There is a lot of demand for childcare at a farmer, but rules hinder expansion

United Agricultural Childcare

NOS News

  • Anna Mees

    editor online

  • Marleen de Rooy

    Political reporter

  • Anna Mees

    editor online

  • Marleen de Rooy

    Political reporter

The cabinet wants it to be easier for farmers to start or expand childcare. There is a great demand for childcare, but farmers who want to start childcare on the farm run into many rules.

“That can’t be the case,” says Agriculture Minister Adema. He acknowledges that regulations hinder farmers from doing business, which is why he is going to talk to municipalities. “I hope that municipalities want to be more flexible with rules, and also give farmers room to do business.”

The demand for this form of childcare on farms is high, with waiting lists of up to two years. But farmers who want to expand the childcare branch of their company are hindered by all kinds of national and municipal regulations.

These concern, for example, surfaces and the emission of particulate matter. Also, the secondary activity, the reception, may not exceed the main activity, the farm.

“Childcare prices rise considerably every year. This is not the case in dairy farming, so the balance is quickly lost,” says Monique Litjens of the United Agricultural Childcare (VAK), which has 70 companies with about 3,000 child places.

“Some colleagues who want to stop farming, find themselves in the impossible position that they actually have to keep their cattle. Without a main branch, it is not a side branch. But the government does not want that either.”

Camping and shops

The fact that laws and regulations are “oppressive” in the development of agricultural childcare also applies to other secondary activities, such as care farms and farm shops, says farmers’ interest organization LTO.

And that while in 2030 it is expected that about half of the farmers will not only want to farm in their yard. “The rules have been devised for large-scale companies, but small-scale companies also have to deal with those rules,” says Arjan Monteny of LTO.

The result, according to LTO, is that “the growth and transition of agriculture is slower than it should actually be. It can just be faster and more beautiful.”

Triple profit

With a dire shortage of childcare places, Minister of Social Affairs Van Gennip is also calling on municipalities to look at how farmers can be encouraged to start a day care center.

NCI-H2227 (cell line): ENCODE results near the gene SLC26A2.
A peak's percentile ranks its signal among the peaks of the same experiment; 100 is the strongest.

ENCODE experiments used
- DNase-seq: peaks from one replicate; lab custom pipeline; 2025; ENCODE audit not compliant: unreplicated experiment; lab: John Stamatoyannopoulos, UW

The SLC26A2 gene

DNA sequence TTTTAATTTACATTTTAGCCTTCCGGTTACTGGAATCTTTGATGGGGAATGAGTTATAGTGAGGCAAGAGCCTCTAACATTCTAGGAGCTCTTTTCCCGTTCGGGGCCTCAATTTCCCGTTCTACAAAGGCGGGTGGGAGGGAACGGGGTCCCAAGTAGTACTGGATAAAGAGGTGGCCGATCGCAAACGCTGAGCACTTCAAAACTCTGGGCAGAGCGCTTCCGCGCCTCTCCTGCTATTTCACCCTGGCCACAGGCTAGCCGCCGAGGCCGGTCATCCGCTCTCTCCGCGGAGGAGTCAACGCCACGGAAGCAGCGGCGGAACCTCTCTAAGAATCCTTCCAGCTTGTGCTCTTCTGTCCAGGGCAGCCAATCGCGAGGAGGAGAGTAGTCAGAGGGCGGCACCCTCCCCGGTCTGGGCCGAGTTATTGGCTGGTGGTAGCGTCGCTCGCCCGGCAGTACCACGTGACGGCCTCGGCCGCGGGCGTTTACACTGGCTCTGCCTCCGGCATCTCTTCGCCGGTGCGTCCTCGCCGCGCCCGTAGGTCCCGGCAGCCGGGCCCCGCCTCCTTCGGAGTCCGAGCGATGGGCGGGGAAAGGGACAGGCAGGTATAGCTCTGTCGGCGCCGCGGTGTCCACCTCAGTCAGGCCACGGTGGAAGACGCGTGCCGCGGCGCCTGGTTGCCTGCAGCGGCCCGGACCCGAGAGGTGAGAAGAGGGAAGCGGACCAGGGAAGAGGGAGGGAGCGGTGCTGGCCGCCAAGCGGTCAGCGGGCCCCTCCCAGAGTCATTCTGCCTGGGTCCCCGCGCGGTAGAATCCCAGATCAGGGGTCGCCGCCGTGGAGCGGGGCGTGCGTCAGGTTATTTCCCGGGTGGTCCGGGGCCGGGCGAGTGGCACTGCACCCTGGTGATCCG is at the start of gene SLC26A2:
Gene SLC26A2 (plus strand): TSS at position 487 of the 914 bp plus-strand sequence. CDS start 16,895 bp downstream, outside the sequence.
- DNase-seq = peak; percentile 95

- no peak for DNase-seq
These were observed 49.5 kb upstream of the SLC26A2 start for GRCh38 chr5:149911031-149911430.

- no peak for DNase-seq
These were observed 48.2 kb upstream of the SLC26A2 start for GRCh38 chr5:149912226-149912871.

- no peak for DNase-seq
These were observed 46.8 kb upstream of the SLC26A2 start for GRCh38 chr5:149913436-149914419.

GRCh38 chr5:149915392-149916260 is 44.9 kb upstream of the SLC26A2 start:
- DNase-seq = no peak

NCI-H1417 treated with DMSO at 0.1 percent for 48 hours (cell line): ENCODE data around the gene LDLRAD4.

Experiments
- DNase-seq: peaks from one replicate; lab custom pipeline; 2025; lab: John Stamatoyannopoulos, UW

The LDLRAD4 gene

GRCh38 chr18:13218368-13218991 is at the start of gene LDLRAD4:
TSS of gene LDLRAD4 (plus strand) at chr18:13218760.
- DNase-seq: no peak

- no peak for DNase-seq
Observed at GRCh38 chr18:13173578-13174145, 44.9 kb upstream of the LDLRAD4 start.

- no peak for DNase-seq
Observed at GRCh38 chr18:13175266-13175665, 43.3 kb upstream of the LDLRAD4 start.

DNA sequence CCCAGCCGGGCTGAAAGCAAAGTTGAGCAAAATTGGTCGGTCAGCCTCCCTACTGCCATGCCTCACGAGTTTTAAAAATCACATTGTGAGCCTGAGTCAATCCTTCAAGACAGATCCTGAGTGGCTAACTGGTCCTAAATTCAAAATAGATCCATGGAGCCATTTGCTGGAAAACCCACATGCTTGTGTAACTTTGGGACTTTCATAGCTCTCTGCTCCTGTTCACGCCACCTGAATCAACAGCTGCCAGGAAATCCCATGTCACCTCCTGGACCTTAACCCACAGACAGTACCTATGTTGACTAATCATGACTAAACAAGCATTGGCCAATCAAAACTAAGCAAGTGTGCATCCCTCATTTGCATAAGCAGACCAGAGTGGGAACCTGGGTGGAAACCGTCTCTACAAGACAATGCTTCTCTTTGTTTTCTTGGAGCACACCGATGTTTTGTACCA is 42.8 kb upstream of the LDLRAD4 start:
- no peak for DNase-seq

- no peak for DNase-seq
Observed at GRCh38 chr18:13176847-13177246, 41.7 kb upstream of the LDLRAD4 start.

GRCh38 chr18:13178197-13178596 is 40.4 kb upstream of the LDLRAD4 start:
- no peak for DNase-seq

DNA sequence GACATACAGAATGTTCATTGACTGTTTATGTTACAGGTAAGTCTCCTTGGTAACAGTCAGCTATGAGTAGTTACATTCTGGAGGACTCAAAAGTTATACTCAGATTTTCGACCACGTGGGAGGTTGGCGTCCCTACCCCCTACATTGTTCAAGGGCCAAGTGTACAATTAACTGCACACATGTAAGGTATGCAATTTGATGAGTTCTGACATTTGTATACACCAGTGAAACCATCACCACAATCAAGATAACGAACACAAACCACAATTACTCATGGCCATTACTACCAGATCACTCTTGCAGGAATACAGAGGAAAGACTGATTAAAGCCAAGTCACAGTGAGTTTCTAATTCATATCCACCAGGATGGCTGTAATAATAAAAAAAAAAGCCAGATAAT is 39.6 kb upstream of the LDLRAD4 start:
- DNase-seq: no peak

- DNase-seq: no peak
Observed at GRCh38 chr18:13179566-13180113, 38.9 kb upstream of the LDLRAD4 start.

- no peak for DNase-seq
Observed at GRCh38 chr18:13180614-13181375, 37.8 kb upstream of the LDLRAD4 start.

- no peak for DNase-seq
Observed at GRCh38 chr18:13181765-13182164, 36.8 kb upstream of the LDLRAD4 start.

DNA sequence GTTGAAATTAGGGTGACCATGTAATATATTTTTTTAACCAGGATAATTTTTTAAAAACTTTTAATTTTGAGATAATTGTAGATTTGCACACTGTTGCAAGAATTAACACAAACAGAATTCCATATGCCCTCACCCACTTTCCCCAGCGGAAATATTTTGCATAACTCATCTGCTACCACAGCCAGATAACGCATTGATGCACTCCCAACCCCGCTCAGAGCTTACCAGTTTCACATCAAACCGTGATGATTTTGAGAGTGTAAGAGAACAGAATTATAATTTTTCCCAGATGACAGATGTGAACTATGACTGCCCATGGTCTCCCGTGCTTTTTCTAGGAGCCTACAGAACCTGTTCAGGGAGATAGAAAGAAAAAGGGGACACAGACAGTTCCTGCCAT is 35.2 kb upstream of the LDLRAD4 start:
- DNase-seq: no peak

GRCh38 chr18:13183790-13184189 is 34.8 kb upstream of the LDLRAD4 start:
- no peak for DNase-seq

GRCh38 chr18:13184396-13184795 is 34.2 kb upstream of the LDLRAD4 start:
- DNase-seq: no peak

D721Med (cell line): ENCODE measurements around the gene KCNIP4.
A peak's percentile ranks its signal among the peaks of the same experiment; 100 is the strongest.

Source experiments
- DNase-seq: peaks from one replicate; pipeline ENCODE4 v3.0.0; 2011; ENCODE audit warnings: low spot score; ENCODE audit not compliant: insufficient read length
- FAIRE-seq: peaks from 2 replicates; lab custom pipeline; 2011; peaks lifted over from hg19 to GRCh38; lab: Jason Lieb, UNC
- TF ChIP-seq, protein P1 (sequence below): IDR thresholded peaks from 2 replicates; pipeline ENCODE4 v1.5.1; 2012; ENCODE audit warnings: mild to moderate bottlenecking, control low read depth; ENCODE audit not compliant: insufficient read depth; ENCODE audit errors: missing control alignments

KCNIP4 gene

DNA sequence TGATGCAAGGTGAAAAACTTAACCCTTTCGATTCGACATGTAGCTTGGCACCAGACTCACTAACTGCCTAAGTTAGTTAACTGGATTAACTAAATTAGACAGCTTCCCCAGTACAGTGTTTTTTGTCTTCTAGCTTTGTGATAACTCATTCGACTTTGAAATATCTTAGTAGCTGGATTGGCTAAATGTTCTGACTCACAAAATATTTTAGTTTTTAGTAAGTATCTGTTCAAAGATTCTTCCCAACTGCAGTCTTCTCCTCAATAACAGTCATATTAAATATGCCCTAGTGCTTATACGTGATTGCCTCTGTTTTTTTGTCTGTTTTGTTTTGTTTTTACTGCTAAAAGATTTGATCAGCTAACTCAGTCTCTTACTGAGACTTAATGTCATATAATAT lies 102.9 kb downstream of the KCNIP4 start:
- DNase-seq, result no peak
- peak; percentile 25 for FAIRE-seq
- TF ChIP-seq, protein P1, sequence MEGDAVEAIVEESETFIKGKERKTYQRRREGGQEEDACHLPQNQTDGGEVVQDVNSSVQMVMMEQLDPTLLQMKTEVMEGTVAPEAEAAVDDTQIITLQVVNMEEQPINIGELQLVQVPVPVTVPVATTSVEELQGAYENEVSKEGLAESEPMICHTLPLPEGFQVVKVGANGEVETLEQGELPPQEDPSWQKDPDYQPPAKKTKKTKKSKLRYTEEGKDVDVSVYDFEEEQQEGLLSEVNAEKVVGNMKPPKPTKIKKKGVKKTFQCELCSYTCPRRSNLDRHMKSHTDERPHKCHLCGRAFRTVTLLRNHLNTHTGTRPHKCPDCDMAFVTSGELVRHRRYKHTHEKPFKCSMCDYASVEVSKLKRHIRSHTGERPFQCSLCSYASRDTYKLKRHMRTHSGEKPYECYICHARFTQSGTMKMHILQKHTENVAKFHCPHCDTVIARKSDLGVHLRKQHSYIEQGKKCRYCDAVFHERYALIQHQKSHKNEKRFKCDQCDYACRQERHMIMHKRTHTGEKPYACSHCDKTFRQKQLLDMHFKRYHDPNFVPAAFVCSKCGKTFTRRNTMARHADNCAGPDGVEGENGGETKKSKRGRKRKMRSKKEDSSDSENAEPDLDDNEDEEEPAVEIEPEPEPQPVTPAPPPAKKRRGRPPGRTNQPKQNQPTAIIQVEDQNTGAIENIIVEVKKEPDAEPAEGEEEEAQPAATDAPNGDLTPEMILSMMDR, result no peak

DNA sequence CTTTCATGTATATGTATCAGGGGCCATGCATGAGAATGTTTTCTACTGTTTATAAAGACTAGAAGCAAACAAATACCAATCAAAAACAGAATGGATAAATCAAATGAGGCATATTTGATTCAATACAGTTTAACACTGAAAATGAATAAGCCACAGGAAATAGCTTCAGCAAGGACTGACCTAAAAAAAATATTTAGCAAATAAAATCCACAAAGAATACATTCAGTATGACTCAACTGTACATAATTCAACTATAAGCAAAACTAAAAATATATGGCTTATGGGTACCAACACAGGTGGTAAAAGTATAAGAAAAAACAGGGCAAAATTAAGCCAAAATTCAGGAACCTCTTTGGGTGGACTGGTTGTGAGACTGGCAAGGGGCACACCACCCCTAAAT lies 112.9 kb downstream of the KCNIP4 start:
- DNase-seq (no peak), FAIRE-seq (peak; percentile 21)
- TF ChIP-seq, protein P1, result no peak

“If farmers can set up a new business, it is a profit for the farmers, a profit for the children who can play outside and a profit for the parents.”


Femke wants bigger childcare on a farm, but rules make that almost impossible

In Westbeemster, Femke Akkerman of childcare center De Loeiende Koe has been trying to expand for about seven years now. A few kilometers away is a new residential area where there will soon be 590 houses. Residents regularly ask whether they can register their children. But she has a waiting list of about a year and a half. She takes care of 48 children and has 60 cows.

In their case, the fact that the area is on the Unesco World Heritage List also plays a role. “Setting up a stable is not allowed in certain ways because of the transparency.”

New nitrogen calculation

“There is a lot involved in such an application and it is indeed complex,” responds the municipality of Purmerend, which includes Westbeemster. There is now a plan that meets the requirements and the municipality is positive about expanding childcare.

But now De Loeiende Koe of the province must first provide a new nitrogen calculation. “Cars that can drive onto the path emit more, which is harmful to the Natura 2000 area around here.”

New employees do know how to find their way to agricultural childcare, says Monique Litjens of the VAK. “But if you don’t like being outside and getting dirty, you have nothing to do with us.”

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